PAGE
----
- Department of Experimental Biomedicine and Clinical Neuroscience, Neurosurgical Unit, University Hospital, Palermo, Italy
Domenico G. Iacopino
Department of Experimental Biomedicine and Clinical Neuroscience, Neurosurgical Unit, University Hospital, Palermo, Italy
DOI:10.4103/2152-7806.205262Copyright: © 2017 Surgical Neurology International This is an open access article distributed under the terms of the Creative Commons Attribution-NonCommercial-ShareAlike 3.0 License, which allows others to remix, tweak, and build upon the work non-commercially, as long as the author is credited and the new creations are licensed under the identical terms.
How to cite this article: Giammalva GR, Iacopino DG, Maugeri R. Natura abhorret a vacuo. Future perspectives of autologous fibrin glue. Is it time for reappraisal?. Surg Neurol Int 26-Apr-2017;8:57
How to cite this URL: Giammalva GR, Iacopino DG, Maugeri R. Natura abhorret a vacuo. Future perspectives of autologous fibrin glue. Is it time for reappraisal?. Surg Neurol Int 26-Apr-2017;8:57. Available from: http://surgicalneurologyint.com/surgicalint-articles/8369/
We have read and appreciated the new technique presented by Di Vitantonio et al. in the article Dural repair using autologous fat: Our experience and review of the literature. Surg Neurol Int 2016 Jul 7;7(Suppl 16):S463-8. Neurosurgery is a unique type of surgery in which we have to face difficult and articulate reconstructions; the greater the procedure is, the harder the reconstructive techniques are, and often the results are arduous to obtain. Therefore, the search of newer devices and materials is strongly encouraged, and it seems to progress daily with new achievements. Regarding the progress of reconstructing dura mater and even fill the larger defects, we were fascinated by the proposed technique of engrafting autologous abdominal fat to ensure the water tight closure of the dura and to fill the dead space during cranial procedures, rather than using dural substitutes.[
The described procedure aroused great interest in our surgical team because of its easiness to be performed, its versatility, and its potential fields of use, however, we wonder about the profile of adverse events that were reported. Even if the grafting of autologous fat is quite diffused in many fields and is a relatively old practice, Di Vitantonio reported few cases of abdominal hemorrhage, fat necrosis, cerebral hemorrhage, hydrocephalus, and different cases of cerebrospinal fluid (CSF) leakage in their series. Although the incidence of adverse events was reported in only a little percentage of their patients, some considerations about this technique could be done.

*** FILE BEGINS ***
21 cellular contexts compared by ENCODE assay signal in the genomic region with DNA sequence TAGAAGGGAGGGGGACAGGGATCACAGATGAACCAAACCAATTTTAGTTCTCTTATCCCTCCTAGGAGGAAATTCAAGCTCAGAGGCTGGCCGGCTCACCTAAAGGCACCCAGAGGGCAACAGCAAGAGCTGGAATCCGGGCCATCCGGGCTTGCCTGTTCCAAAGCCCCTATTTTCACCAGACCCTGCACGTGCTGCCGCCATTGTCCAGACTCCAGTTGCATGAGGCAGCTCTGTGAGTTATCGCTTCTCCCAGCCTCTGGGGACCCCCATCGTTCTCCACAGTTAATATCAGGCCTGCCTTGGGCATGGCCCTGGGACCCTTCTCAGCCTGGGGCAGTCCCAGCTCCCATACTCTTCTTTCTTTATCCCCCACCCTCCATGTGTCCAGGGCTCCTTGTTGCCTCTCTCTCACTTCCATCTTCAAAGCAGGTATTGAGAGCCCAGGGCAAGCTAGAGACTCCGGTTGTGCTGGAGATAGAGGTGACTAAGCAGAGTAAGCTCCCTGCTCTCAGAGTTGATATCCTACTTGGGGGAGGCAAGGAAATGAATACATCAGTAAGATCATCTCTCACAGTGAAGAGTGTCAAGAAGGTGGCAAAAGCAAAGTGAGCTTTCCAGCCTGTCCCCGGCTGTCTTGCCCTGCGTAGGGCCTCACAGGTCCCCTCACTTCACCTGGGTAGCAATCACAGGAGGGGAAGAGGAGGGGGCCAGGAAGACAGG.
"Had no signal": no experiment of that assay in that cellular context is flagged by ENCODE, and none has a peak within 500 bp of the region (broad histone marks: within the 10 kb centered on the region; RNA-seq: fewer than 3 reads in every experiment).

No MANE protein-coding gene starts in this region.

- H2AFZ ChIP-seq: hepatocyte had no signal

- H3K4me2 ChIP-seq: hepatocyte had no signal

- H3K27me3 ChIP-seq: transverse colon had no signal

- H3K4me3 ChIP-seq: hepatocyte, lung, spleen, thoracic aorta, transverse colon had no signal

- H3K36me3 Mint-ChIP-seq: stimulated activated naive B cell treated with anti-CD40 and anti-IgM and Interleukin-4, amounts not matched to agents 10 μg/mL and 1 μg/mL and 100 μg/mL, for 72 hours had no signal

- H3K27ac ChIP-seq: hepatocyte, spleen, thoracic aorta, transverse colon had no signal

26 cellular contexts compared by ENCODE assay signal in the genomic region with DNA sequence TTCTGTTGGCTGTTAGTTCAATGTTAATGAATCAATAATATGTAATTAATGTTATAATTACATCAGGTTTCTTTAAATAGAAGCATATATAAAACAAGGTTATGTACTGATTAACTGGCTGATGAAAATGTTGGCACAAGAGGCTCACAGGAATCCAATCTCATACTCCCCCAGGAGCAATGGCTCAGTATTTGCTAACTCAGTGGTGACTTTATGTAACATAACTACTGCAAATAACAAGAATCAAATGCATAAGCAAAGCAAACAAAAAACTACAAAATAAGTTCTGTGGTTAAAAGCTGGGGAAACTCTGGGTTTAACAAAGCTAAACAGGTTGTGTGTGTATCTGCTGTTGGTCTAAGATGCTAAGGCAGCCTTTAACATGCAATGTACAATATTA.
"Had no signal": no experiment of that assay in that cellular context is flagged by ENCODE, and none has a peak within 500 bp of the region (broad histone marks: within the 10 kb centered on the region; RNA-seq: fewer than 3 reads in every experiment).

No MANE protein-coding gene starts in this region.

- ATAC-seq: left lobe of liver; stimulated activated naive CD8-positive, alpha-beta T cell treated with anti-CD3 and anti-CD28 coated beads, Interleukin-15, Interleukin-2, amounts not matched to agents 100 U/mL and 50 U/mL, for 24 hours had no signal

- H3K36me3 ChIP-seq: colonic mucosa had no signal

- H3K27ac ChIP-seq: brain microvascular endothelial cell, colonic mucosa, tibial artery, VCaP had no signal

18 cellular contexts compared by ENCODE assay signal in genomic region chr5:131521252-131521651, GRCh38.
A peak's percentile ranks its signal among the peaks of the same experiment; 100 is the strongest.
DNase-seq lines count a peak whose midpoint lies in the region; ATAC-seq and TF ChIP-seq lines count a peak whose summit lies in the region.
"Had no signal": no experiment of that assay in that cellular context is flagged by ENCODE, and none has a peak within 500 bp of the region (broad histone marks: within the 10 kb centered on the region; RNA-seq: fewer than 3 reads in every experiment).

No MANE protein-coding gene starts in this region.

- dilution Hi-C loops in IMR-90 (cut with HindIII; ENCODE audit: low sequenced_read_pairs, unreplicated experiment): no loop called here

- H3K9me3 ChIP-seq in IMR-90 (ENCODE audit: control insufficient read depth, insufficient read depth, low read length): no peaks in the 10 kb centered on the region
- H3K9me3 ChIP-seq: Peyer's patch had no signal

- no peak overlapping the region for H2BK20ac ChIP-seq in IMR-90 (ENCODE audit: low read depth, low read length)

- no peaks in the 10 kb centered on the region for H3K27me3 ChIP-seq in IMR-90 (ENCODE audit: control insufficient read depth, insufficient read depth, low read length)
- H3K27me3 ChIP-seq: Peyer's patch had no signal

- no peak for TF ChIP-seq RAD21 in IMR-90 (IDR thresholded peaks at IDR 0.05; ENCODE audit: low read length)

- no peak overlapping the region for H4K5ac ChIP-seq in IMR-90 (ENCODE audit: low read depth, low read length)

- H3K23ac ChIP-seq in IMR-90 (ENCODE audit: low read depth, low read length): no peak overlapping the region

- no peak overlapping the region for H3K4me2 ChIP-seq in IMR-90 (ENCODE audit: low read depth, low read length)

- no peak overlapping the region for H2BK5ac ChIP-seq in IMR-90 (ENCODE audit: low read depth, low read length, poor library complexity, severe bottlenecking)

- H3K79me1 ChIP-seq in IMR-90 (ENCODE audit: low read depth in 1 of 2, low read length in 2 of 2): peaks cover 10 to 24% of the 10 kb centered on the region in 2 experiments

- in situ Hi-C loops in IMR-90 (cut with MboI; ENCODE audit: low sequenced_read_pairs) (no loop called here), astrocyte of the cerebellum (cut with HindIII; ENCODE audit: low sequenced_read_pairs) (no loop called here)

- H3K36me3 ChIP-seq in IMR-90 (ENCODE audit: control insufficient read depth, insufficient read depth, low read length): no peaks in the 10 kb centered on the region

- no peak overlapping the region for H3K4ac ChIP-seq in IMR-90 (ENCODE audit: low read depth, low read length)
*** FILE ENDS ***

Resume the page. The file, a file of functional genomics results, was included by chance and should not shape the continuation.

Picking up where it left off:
During their practice, a neurosurgeon often encounters dural lacerations or CSF leakage, which need a proper duroplasty, both in cranial and vertebrospinal procedures. Even during intracranial and encephalic procedures, we have to face the need of an accurate hemostasis and a watertight dural closure to protect neural structures. This is usually achieved by the use of dural substitutes and different types of biological glues and dural sealants; such practices implicate the implant of foreign bodies even if they are biocompatible. Therefore, daily-employed foreign devices clash with the ideal type of clean surgery to take whatever it needs from the patient himself, maximizing biocompatibility, surgical versatility, and reducing costs and devices requirement; however, do not expose patients to the adverse events reported with the harvesting and implanting of fat grafts.
In our daily practice, we employ different devices to ensure dural closure and its reparation. Patches of collagen-sponge, leaves of absorbable oxidized cellulose, or pieces of gelatin sponge are routinely used, alone or in combination, to ensure the better achievable reparation and a solid plasty both in spinal and in cranial-encephalic surgery. To improve their grip, a thin layer of fibrin glue may be sprayed to ensure the seal of the reparation. This solution is commonly used in neurosurgical practice to repair dural defect and even prevent the bleeding and CSF leakage.[
Moreover, fibrin glue alone or in combination with the abovementioned variety of hemostatic and reconstructive devices makes possible the seal of even the toughest duroplasties to be shaped by being sprayed directly into the surgical field. Last, but not the least, its viscous consistency makes fibrin glue fill the surgical empty space, even if temporarily, and avoid even the smallest unwanted defect.
In our surgical unit, we currently use an autologous fibrin sealant (Vivostat®), made characteristically from the patient's own blood, that does not contain any foreign or exogenous agents. Vivostat® has demonstrated great versatility and good strength in several procedures; in fact, it shows good capability in polymerization, good elasticity, and adhesive properties owing to its greater biocompatibility.[
Even if the use of fibrin glue would seem outdated and so routine to not encourage further investigations in this regard, the use of autologous fibrin should perhaps have unexpected potentials and new fields of possible applications, beyond its well-known hemostatic and sealant properties. In this respect, we recently reported an unexpected case of spinal fusion, supposedly promoted by the use of autologous fibrin glue;[
However, along with the added risks linked to that procedure, enhanced by the harvesting of abdominal fat and its engrafting, is it worth perhaps to reevaluate the use of autologous fibrin with dural substitutes during common neurosurgical procedures?
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Conflicts of interest
There are no conflicts of interest.
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